Old Doesn’t Mean Bad

Engineer failed to supervise

Old doesn’t mean bad and new doesn’t mean good

Many people assume that an old septic systems is more likely to be in a poor condition while newer septic systems should be in good condition.  In theory something that is new shouldn’t be experiencing wear-and-tear.   There are many other variables that can make an older septic system a safer bet than you might imagine.

Unlike the simple septic tank and gravity dispersal fields of the past, new styles, especially complex systems designed by Professional Engineers, are more sensitive and maintenance intensive.  Installing them precisely and correctly is also much more critical.

These newer systems can include:

  • package treatment plants
  • air compressors
  • disinfection devices
  • pump chambers
  • programmable control panels
  • various other components

To ensure proper operation, these systems require care during installation and on-going maintenance.  Unfortunately we are seeing an unusually high number of malfunctioning newer systems due to improper installation of components.  Often during installation, the actual work is carried out by a unlicensed subcontractor with little or no supervision.

We would like to say that Registered Onsite Wastewater Practitioner – Installers always take care with their work and there are some excellent professionals in our industry.  However, we see patterns in the quality of work done by others.  It is clear that some are more interested in slamming as many systems into the ground as possible with little regard for quality.

Old doesn't mean bad
Close-up of the seam between a soft plastic septic tank and a hard plastic riser. It is not properly attached so groundwater is entering, bringing in sand and potentially overloading the system with excess water.

Some of the problems we frequently see:

  • Groundwater entering tanks and chambers due to the lack of sealant required to make these vessels water-tight. This can overload the system and dramatically shorten its lifespan.
  • Electrical works do not meet the electrical code often because no licensed electrician was used for the work.  High-voltage ballasts, clearly labelled for indoor use only, being placed in a plastic box that floods with water. The same with air compressors or blowers installed where water pools. This puts passers-by or service providers at risk of electrocution.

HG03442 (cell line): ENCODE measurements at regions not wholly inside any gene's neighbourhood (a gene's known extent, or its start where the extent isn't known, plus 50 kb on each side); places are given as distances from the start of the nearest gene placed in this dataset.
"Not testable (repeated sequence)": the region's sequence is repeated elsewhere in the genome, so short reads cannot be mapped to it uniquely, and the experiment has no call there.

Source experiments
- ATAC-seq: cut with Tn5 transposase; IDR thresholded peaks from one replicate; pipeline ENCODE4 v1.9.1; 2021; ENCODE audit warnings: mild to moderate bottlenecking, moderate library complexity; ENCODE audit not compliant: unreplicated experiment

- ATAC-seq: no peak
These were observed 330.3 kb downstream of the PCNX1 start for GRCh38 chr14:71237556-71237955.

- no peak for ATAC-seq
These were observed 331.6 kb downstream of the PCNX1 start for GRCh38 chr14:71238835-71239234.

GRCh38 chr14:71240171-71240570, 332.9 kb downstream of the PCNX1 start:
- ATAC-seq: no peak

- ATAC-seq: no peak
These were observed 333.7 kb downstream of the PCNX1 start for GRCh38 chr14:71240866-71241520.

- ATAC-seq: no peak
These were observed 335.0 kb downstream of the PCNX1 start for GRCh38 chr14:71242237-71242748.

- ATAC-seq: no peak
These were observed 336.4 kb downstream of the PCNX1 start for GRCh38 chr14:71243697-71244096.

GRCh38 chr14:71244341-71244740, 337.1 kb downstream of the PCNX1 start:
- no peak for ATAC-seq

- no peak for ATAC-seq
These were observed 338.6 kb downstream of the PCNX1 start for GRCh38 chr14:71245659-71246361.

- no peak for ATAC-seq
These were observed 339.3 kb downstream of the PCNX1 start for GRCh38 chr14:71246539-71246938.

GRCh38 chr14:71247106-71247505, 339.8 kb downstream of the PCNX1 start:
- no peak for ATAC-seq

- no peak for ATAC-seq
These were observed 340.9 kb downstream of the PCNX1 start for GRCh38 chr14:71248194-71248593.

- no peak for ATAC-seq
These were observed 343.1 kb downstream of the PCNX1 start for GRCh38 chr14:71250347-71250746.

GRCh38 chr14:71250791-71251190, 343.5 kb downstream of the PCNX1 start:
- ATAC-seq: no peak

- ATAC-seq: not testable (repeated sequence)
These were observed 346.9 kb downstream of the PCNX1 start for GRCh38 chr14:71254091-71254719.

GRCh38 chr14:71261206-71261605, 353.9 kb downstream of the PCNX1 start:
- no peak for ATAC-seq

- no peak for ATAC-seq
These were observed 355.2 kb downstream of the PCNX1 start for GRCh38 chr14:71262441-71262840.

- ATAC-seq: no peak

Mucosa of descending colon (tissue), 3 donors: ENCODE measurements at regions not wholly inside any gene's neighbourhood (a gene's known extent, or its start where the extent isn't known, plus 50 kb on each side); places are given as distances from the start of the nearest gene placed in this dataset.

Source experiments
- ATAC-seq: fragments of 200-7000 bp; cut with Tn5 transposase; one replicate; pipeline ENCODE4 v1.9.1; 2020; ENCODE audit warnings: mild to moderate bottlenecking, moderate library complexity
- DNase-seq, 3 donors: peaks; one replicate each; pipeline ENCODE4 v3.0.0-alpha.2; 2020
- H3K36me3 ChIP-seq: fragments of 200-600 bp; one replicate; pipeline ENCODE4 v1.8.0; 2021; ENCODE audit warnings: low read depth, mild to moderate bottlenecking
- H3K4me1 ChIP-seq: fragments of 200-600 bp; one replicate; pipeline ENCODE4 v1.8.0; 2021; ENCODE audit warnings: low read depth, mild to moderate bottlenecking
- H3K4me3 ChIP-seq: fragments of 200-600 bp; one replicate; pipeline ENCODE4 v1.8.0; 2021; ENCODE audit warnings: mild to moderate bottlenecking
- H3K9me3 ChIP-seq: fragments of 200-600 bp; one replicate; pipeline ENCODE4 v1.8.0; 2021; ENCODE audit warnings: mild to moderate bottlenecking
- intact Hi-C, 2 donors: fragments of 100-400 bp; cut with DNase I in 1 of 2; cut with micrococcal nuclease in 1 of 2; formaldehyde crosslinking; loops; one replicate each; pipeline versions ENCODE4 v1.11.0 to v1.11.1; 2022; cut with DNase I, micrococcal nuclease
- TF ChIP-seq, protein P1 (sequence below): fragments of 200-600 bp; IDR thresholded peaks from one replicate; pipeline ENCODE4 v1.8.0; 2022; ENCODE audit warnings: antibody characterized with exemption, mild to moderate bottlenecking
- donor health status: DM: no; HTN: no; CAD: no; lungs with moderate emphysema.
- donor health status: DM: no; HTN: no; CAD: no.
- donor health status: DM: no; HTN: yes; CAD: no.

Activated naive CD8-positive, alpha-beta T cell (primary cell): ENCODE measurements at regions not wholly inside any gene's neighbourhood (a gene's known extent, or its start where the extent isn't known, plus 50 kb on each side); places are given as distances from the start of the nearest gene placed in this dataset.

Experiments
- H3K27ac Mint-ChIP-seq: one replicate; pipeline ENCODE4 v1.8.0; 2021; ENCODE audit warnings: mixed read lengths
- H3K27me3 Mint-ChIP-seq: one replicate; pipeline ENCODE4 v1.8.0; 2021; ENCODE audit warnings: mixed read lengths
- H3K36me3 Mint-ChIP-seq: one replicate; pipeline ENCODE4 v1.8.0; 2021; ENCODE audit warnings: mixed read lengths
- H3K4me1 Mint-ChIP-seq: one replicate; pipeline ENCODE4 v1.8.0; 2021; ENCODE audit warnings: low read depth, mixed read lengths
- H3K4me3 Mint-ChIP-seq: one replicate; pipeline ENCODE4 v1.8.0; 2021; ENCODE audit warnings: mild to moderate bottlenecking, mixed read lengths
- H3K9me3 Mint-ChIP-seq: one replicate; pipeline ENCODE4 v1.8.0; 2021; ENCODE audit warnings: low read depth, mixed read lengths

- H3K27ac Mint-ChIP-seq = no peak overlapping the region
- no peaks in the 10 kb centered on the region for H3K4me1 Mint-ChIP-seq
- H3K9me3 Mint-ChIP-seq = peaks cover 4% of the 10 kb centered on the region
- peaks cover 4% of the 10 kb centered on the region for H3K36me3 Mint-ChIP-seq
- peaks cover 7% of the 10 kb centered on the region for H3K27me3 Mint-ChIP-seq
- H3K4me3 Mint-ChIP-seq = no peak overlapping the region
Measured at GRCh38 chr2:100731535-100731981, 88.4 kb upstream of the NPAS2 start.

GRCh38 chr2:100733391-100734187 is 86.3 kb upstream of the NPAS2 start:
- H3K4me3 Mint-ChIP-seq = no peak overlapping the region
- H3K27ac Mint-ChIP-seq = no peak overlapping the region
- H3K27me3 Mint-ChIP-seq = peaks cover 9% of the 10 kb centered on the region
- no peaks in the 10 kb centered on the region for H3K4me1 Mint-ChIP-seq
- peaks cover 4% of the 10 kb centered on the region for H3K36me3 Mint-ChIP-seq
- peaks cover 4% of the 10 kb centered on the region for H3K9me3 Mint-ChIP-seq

• Electrical conduits were not sealed, allowing moisture or sewage, explosive and inflammable gases to potentially travel into pump and alarm control panels. Corrosion of electrical parts, odours in the home, and arcing causing a fire in the component can result.
  • Alarm sensors, intended to warn the homeowner a component is malfunctioning and sewage is backing up in the system, are not connected to an alarm panel so they can’t possibly work.
  • Components were installed incorrectly, preventing them from functioning properly. Imagine a septic tank installed in reverse, so pipe grades are wrong and sewage becomes hung up inside  instead of freely traveling through from one component to the next.
  • Vent pipes from treatment plants located near patios, windows or doorways causing sewage odours to be a nuisance.

There is a simple way to avoid these problems:

Have an inspection done prior to purchasing a home with a septic system or have an inspection within 6 to 9 months after the system was installed to allow the installer an opportunity to  fix their problems.  If the installer is reputable, they will be more than willing to come back.

The Authorized Person on record with the Health Authority to construct and commission the system is legally responsible for the system being properly constructed. They also have to answer to their professional association, so some solution can often be found. In one case, we documented the deficiencies and the property owner presented our report and photographs to the Professional Engineer. The Engineer wrote a cheque to the property owner to cover the full cost of the system that day, in an effort to avoid legal and disciplinary action. In another case, a homeowner used our report to win a Small Claims action against a Registered Onsite Wastewater Practitioner (ROWP) who planned and installed a system well below provincial standards.

If you are selling or buying a property with an older septic system, remember, old doesn’t mean bad and new doesn’t mean good. We have seen septic systems over 90 years old that were still in functional condition while systems less than 2 years old were already struggling as they were poorly designed and or installed.

If you have questions about the quality of an installation, you can contact us for advice.

Choosing a Septic Inspector in BC

Tank cameras are required equipment when choosing a septic inspector

Choosing a Septic Inspector in British Columbia can be a confusing process. While an individual must demonstrate competency through training and experience to be registered as a septic system Planner, Installer or Maintenance Provider to comply with the BC Sewerage System Regulation, there is no requirement to be registered to offer inspection services. This means anyone can claim to do inspections and there is no assurance of even the most basic standards being met unless they are a Private Inspector registered through the Applied Science Technologists & Technicians of BC (ASTTBC).